My familiarity with manufacturing hardwood furniture has taught me that about half the time involved in constructing each chair, table or cabinet is taken up with sanding. When you are trying to make a livelihood in the woodworking industry with hourly employees you must cut inefficiency to a bare minimum. This does not mean becoming a tyrant but, instead, removing any and all impediments that may be slowing construction, sanding and finishing.
I started my woodworking career with a quarter-sheet electric sander, quickly graduated to an orbital electric disc sander and finally realized that I could substantially cut sanding time with an air palm sander. I settled on a 5” Dynabrade sander and Sears 3HP air compressor. It took me less than an hour to realize my faux pas: The small compressor I bought could not begin to keep up with the air requirements of the air sander. It would run out of air pressure almost immediately and the air sander would slow down to the point of being worthless. I would then have to wait for several minutes for the pressure to build up again to get another minute of sanding.
Compounding the problem was the fact that I had three people hired as sanders and so I would need to keep three air sanders running at 10,000 RPM all day long. I did some arithmetic and discovered that I would need a ten horsepower air compressor with a large tank to keep up with the demand. I was lucky enough to find a used one with a reasonable price tag but it required three phase power and lots of it. I had to consider the additional expense of an electrician to wire it up to the building’s 208 volt 3-phase power. The enormous air compressor was so loud it could be heard all over the building and down the block but it powered those three sanders continuously. The good news is that it paid for itself in production efficiency very quickly.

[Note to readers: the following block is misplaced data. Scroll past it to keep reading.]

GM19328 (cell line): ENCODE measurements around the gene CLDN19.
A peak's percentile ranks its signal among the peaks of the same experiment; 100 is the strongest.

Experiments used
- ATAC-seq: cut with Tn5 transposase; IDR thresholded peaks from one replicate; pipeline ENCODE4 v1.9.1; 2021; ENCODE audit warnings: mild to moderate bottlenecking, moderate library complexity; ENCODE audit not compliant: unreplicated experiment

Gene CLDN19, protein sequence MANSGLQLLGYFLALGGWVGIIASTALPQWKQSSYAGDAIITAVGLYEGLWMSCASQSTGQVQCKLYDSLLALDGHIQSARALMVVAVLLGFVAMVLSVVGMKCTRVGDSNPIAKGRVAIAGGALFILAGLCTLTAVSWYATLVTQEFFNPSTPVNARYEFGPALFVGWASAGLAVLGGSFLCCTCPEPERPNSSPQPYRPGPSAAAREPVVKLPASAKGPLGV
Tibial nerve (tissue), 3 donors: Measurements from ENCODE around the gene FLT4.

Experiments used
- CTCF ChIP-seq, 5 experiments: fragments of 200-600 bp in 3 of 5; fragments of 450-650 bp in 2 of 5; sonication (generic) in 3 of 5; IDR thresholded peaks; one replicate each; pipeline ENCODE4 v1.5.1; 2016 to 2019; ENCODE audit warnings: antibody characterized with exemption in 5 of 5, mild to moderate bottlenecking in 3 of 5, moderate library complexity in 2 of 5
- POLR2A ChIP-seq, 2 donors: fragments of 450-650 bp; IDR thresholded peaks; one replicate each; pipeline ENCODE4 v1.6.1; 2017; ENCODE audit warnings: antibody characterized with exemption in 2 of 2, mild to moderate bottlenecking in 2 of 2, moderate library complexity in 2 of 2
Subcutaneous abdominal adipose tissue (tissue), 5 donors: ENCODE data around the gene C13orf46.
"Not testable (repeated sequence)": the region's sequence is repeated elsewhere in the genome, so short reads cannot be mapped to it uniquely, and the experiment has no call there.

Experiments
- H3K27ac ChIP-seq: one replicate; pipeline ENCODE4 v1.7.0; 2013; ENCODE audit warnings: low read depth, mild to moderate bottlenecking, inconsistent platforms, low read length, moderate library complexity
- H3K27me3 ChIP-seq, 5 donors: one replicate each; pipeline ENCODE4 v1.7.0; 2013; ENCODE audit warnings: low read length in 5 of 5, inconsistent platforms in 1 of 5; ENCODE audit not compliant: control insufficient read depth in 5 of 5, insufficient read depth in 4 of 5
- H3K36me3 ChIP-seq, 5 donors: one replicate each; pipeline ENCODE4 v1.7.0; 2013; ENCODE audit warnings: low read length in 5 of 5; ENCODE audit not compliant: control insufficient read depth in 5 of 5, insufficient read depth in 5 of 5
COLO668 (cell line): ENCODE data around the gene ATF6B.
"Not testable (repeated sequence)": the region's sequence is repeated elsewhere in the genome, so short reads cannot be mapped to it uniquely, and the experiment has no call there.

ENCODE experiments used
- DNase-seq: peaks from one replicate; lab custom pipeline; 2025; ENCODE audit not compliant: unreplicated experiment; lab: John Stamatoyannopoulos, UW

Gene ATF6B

Air sanders are aggressive and effective. They are lightweight when compared to their lesser electric cousins. My sanders took to them immediately and production took off. I was as ecstatic as they were. Soon there was another machine besides the air compressor that required having large amounts of air available in the shop: An Onsrud inverted pin router. It was also great to be able to blow sawdust from benches and machines while cleaning the shop at the end of the day. The compressor was also used to spray finishes on the completed furniture.
Years later, I built a smaller woodworking shop in my home which only required one air sander running at a time. For that shop, I purchased an air compressor half the size and isolated it in a soundproof room in one section of the shop. I ran ¾” galvanized pipe under the shop floor to three regulators at three different connection locations. The machine I purchased for that shop as a 5 HP Ingersoll Rand model with an 80 gallon tank. At the 80 PSI required by my Dynabrade sander, the compressor would produce enough air from morning to night. I must say that that compressor was very well built. All I had to do was keep an eye on the oil level in the sight glass. At night, I would turn off the master air valve on the side of the air compressor, leaving the electricity on, to silence the compressor until the next work day.
I must assume that, having read this far, you have some interest in utilizing an air compressor to power air tools in your wood shop. Most likely, a 2-stage reciprocating air compressor will fill the needs of a small to medium shop. As a rule of thumb, a 5 HP air compressor will power one sander, a 7.5 HP machine will power two and a 10 HP machine will be needed for three sanders. industrial air purifier